Can the Chennai police use facial recognition technology on you?

Chennai cops have been using facial recognition technology to identify criminals. But it could come at a cost to people's right to privacy.

Kumar*, a food delivery gig worker rode back home after midnight on his scooter a few weeks back. Suddenly, a few cops stopped him on the way, captured his photo and then let him go. “Why are you taking my photo? I have my driving license and other documents, and I am also wearing my helmet,” he asked them, flabbergasted and confused. But they did not respond. Little did he know that the Chennai police might have used their facial recognition technology (FRT) to see if his photo matched that of a criminal in their database.

This has been one among many instances of profiling that have been taking place in Chennai recently.

Another person whose picture was captured took to social media to raise the issue, eliciting what many deemed a less than satisfactory response from the Chennai Police.

Screenshot of a Twitter exchange between a citizen pulled up for being photographed and the police
Police response to a concern from an aggrieved citizen on Twitter. Pic: Screenshot of tweet thread

Can the Chennai Police stop and take a photo of anyone? What does the law say and why do they do it? We take a deeper look into the issue.

Read more: Pulled up by traffic police? Know your responsibilities and rights!

What is FRT? How does it work?

Sruthi Kalyani, a tech research scholar at the Jawaharlal Nehru University explains how FRTs work generally. “It [FRT] detects an image of a human face. Then, it adjusts the face, to enable comparison. After that, it takes the unique features from the face to form a code [digital signature]. This code is matched with other faces in an existing database.”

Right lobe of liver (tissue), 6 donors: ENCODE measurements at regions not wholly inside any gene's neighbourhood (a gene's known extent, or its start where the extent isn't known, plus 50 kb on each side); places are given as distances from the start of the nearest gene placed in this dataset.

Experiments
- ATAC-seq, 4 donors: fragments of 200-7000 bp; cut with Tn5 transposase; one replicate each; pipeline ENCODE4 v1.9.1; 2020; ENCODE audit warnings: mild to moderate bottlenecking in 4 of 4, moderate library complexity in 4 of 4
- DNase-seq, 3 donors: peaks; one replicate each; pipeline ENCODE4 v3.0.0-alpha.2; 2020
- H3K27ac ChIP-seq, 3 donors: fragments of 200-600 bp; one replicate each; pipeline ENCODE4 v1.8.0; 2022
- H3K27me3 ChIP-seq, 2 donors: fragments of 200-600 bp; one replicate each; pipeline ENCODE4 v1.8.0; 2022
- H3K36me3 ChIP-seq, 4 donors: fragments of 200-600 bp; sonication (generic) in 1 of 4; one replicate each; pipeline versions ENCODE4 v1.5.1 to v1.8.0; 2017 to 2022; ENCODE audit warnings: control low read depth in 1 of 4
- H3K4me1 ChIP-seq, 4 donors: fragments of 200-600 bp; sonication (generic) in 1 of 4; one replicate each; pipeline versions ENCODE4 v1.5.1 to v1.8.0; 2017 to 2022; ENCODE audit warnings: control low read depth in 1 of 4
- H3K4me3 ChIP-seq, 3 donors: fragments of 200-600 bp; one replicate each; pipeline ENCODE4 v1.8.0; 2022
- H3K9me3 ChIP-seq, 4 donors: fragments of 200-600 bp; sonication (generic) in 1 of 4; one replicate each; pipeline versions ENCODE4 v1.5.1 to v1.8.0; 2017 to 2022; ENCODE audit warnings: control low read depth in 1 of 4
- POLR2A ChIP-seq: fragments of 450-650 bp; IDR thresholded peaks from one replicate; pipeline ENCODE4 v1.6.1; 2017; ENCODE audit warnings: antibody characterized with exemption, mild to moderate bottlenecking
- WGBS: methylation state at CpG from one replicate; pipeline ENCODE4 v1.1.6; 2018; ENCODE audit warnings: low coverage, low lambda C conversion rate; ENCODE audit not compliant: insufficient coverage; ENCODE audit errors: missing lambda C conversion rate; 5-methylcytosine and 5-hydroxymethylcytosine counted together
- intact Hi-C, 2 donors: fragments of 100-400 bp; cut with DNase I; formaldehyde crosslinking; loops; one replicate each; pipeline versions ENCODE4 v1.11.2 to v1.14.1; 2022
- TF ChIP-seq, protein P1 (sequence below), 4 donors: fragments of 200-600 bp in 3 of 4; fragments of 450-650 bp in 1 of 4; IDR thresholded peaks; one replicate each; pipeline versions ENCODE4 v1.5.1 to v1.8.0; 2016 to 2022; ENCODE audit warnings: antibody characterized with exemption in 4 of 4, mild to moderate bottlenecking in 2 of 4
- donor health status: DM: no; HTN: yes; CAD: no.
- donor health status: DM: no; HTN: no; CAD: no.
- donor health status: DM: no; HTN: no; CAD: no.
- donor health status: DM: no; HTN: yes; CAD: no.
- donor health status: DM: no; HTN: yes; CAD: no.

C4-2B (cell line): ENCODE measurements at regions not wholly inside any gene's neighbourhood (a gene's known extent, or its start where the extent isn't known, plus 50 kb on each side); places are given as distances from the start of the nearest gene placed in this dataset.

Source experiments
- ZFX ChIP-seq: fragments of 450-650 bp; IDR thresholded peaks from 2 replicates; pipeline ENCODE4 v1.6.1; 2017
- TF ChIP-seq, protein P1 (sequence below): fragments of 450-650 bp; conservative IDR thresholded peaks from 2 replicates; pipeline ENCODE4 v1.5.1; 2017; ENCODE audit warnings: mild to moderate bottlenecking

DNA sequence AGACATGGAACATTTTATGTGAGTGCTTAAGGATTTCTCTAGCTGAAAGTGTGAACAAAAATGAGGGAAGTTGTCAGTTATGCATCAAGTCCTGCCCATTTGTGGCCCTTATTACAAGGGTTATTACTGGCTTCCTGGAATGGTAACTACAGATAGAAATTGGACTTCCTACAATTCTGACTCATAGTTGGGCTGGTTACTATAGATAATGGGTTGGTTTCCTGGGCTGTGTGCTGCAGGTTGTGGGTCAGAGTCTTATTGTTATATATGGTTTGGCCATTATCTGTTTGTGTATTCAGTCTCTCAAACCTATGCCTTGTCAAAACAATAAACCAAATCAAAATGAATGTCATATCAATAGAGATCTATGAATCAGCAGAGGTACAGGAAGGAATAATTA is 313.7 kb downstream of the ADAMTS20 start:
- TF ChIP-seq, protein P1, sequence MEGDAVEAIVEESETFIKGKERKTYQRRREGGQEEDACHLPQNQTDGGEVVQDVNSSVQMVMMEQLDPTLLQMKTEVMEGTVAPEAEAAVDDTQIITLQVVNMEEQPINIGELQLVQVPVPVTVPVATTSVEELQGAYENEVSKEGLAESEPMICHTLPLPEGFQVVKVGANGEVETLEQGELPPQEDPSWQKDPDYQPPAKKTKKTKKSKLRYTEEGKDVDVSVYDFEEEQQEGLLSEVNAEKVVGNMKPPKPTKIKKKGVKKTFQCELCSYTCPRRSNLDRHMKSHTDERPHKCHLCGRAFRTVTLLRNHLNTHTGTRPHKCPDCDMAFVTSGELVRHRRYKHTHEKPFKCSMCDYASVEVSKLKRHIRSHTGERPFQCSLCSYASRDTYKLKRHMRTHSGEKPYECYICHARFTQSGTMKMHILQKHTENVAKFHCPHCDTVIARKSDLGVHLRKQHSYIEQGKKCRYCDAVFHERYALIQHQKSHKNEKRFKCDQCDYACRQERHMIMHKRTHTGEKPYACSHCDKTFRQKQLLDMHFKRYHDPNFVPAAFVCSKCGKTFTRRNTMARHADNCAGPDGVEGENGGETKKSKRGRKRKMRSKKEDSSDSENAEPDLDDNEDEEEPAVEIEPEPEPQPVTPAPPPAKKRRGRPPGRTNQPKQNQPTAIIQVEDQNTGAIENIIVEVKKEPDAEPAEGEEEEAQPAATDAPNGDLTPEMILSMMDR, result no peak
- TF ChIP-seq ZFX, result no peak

If your face is run through FRT, it will take some data points from your face, and will create a digital signature using algorithms. Then, the technology will try to match your digital signature with those in an existing database.

“It is different from the face recognition software which is used to unlock a smartphone. Facial recognition technology used by the Chennai police compares one face with many faces. But, unlocking the phone needs comparing of a face against the same one,” she continues.

In other words, the police use 1:many identification, while a smartphone uses 1:1 identification.

Facial recognition technology used in Chennai by the police

In Tamil Nadu, there are seven FRT systems installed, with two being used at the moment, and the rest are under procurement and tenders. The Tamil Nadu Police in Chennai and the Tamil Nadu e-Governance Agency are using facial recognition technology for surveillance and identity authentication respectively, according to Panoptic, a project by the Internet Freedom Foundation.

In October 2021, the Tamil Nadu Chief Minister, MK Stalin launched a face recognition software with more than 5.3 lakh images of criminals. This tool was meant to help the police in nabbing criminals.

This FRT is in the form of a mobile application. A policeman can take a photo of someone’s face and compare it with a database of images from the Crime and Criminal Tracking Network and System. It is supposed to help them immediately figure out the criminal history of the person.